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Publication numberUS4906709 A
Publication typeGrant
Application numberUS 07/288,895
Publication dateMar 6, 1990
Filing dateDec 23, 1988
Priority dateDec 23, 1988
Fee statusLapsed
Also published asCA2005510A1, EP0375574A1, EP0449963A1, WO1990007554A1
Publication number07288895, 288895, US 4906709 A, US 4906709A, US-A-4906709, US4906709 A, US4906709A
InventorsJohn C. Morris, Winston J. Jackson, Jr.
Original AssigneeEastman Kodak Company
Export CitationBiBTeX, EndNote, RefMan
External Links: USPTO, USPTO Assignment, Espacenet
Blends of polycarbonates with polyesters from trans-4,4'-stilbenedicarboxylic acid and 1,6-hexanediol
US 4906709 A
Abstract
Disclosed are compositions of matter characterized by having a tensile strength of at least 13,000 psi and moldable at temperatures below 285 C. comprising a blend of
(a) about 10-95 weight % of a polyester containing repeating units from trans-4,4'-stilbenedicarboxylic acid 1,6-hexanediol, and
(b) about 90-5 weight % of a polycarbonate of 4,4'-isopropylidenediphenol.
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Claims(9)
We claim:
1. Composition of matter comprising a blend of
(a) about 10-95 weight % of a polyester containing repeating units from at least 80 mol % trans-4,4'-stilbenedicarboxylic acid and at least 80 mol % 1,6-hexanediol, based on 100 mol % of an acid component and 100 mol % of a glycol component, said polyester having an I.V. of at least 0.8 and
(b) about 90-5 weight % of a polycarbonate of 4,4'-isopropylidenediphenol having an I.V. of at least 0.3, the I.V. of said polyester and polycarbonate being determined at 25 C. in 25/35/40 by wt phenol/tetrachloroethanol/p-chlorophenol at a concentration of 0.1 g/100 mL.
2. Composition according to claim 1 comprising about 60-90 weight % polyester and about 40-40 weight % polycarbonate.
3. Composition according to claim 1 wherein said polyester consists essentially of repeating units from trans-4,4'-stilbenedicarboxylic acid and 1,6-hexanediol.
4. Composition of matter comprising a blend of
(a) about 60-90 weight % of a polyester consisting essentially of repeating units from trans-4,4'-stilbenedicarboxylic acid and 1,6-hexanediol, said polyester having an I.V. of at least 0.8, and
(b) about 40-10 weight % of a polycarbonate of 4,4'-isopropylidenediphenol having an I.V. of at least 0.3.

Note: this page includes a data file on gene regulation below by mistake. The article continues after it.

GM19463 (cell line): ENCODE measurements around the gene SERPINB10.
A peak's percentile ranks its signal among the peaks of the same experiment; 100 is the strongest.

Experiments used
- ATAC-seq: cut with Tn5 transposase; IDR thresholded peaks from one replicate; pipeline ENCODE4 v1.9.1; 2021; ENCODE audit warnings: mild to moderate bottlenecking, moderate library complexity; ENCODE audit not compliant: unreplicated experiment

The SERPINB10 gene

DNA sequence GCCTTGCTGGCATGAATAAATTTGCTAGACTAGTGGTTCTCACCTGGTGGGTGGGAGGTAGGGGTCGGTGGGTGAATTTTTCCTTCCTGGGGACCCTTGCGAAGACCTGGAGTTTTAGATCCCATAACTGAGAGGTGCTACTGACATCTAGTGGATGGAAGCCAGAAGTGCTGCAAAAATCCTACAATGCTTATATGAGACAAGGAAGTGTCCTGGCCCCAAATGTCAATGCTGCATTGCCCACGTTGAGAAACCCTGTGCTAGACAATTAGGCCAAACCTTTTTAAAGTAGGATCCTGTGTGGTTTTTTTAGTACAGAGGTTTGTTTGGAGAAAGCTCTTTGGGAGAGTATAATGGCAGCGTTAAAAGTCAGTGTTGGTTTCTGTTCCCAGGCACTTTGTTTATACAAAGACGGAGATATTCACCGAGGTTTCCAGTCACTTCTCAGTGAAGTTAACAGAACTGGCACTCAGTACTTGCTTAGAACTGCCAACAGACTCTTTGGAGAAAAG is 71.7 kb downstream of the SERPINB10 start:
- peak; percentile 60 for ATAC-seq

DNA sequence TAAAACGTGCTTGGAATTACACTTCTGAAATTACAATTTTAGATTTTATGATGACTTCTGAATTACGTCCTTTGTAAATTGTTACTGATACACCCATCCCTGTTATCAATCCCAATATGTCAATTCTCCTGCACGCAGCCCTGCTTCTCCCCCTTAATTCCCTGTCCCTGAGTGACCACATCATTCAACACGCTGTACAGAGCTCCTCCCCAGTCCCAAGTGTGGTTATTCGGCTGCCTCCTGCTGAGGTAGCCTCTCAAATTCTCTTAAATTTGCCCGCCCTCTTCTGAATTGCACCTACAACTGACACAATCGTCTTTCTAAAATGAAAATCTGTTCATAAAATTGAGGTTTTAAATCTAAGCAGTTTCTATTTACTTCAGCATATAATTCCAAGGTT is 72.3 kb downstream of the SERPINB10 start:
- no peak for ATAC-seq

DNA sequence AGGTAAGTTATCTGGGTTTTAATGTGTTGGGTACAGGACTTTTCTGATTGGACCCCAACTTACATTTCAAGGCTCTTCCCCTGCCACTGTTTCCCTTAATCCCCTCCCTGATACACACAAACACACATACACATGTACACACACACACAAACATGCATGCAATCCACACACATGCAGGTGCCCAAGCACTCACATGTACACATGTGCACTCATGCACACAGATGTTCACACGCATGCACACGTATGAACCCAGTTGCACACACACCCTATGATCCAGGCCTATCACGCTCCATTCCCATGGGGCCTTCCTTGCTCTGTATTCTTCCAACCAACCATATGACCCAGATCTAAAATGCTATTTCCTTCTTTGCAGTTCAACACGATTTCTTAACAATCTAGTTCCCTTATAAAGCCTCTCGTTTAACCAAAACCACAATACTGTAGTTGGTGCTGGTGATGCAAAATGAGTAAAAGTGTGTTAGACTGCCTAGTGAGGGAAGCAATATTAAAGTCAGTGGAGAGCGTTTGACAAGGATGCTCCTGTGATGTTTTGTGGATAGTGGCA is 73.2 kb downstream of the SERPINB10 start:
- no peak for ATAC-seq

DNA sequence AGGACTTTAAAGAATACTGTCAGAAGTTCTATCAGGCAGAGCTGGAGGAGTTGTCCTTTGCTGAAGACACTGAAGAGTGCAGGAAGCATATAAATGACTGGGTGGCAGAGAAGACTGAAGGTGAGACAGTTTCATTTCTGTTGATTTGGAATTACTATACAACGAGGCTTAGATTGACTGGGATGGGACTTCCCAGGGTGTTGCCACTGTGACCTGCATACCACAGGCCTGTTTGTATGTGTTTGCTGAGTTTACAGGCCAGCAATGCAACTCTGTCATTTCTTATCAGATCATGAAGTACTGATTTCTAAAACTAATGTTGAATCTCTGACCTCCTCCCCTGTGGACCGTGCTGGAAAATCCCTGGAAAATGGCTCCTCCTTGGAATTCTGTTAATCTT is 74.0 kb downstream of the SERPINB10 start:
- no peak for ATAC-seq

5. A composition of matter according to claim 1 characterized by having a tensile strength of at least 13,000 psi.
6. A fiber comprising the blend of claim 1.
7. A film comprising the blend of claim 1.
8. A container comprising the blend of claim 1.
9. A molded object comprising the blend of claim 1.
Description
TECHNICAL FIELD

This invention relates to blends of polycarbonates with certain polyesters which are especially useful as films, fibers, and molding plastics. This invention is particularly concerned with blends of polycarbonates with polyesters of trans-4,4'-stilbenedicarboxylic acid and 1,6-hexanediol.

BACKGROUND OF THE INVENTION

U.S. Pat. No. 2,657,195 broadly discloses polyesters of various stilbenedicarboxylic acid isomers with glycols, aminoalcohols, and diamines. Various glycols are disclosed containing 2 to 16 carbon atoms.

U.S. Pat. No. 3,496,839 relates to low molecular weight homopolymers of 4,4'-stilbenedicarboxylic acid and aliphatic glycols useful in radiation-cured crosslinked polyester coatings. 1,6-Hexanediol is disclosed in column 2, lines 20 to 44, in a general listing of the glycols useful in these coatings. Neither U.S. Pat. No. 2,657,195 nor U.S. Pat. No. 3,496,839 distinguishes one stilbenedicarboxylic acid isomer from another, i.e., 4,4'- from 3,3'- or cis- from trans-, etc.

Our own U.S. Pat. Nos. 4,420,607, 4,459,402, 4,468,510, 4,526,822, 4,728,718, 4,728,719, and 4,728,720 all disclose polyesters based on trans-4,4'-stilbenedicarboxylic acid using various glycols which include 1,6-hexanediol.

Other patents which disclose trans-4,4'-stilbenedicarboxylic acid are Japanese Kokai 72348/74, and U.S. Pat. Nos. 2,657,194, 3,190,174, 3,247,043, 3,842,040, 3,842,041, and 4,073,777. Polyesters of trans-4,4'-stilbenedicarboxylic acid and neopentyl glycol, 1,5-pentanediol, 1,6-hexandediol, and 1,10-decanediol are disclosed by Meurisse, et al., in the British Polymer Journal, Vol. 13, 1981, page 57 (Table 1). Jackson and Morris disclose homopolyesters from trans-4,4'-stilbenedicarboxylic acid and various aliphatic glycols in the Journal of Applied Polymer Science, Applied Polymer Symposium, 41, 307-326 (1985).